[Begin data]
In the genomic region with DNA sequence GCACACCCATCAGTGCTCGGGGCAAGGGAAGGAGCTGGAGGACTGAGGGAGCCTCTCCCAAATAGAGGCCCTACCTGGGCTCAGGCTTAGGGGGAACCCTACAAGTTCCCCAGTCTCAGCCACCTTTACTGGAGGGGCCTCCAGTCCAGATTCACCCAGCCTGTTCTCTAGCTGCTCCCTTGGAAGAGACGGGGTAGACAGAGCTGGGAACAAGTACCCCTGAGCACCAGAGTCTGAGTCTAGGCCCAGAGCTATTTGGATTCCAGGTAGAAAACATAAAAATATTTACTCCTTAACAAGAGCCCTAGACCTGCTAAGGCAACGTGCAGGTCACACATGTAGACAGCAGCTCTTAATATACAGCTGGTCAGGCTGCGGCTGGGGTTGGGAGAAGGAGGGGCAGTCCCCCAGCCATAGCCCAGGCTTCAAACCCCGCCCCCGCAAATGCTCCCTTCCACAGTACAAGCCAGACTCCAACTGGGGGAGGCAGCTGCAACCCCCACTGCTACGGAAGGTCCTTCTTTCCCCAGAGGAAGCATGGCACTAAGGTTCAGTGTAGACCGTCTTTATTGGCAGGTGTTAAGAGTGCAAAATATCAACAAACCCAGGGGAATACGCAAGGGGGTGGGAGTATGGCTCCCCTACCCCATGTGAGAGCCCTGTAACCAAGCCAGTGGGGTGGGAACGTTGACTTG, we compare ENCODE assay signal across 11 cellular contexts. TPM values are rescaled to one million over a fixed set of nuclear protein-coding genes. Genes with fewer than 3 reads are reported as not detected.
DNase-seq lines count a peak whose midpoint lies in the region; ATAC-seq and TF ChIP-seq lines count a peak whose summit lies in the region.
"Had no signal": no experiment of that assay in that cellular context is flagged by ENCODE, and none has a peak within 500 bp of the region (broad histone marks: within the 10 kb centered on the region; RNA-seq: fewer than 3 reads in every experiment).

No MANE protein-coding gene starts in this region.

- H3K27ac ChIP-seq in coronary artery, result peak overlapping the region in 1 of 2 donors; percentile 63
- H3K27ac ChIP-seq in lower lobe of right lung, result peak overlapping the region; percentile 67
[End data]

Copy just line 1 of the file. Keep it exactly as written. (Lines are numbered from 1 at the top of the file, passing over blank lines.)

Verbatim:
In the genomic region with DNA sequence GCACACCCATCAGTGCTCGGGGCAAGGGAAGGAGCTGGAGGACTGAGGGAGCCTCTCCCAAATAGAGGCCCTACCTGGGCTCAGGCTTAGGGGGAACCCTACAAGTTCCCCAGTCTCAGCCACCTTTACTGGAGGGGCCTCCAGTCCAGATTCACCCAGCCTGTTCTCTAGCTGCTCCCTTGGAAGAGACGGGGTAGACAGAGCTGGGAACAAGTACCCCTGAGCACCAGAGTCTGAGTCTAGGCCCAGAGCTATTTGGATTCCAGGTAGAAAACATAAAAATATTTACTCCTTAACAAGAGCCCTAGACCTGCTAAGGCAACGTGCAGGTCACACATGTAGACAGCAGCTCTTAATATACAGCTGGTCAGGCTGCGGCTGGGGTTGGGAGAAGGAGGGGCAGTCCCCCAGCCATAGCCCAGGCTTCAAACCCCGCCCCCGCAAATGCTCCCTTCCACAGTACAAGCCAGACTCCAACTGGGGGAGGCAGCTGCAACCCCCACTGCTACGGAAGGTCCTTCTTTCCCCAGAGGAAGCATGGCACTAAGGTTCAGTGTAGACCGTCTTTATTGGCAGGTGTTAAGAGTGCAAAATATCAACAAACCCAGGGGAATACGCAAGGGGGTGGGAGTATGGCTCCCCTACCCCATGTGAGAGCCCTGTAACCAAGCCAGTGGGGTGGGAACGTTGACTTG, we compare ENCODE assay signal across 11 cellular contexts. TPM values are rescaled to one million over a fixed set of nuclear protein-coding genes. Genes with fewer than 3 reads are reported as not detected.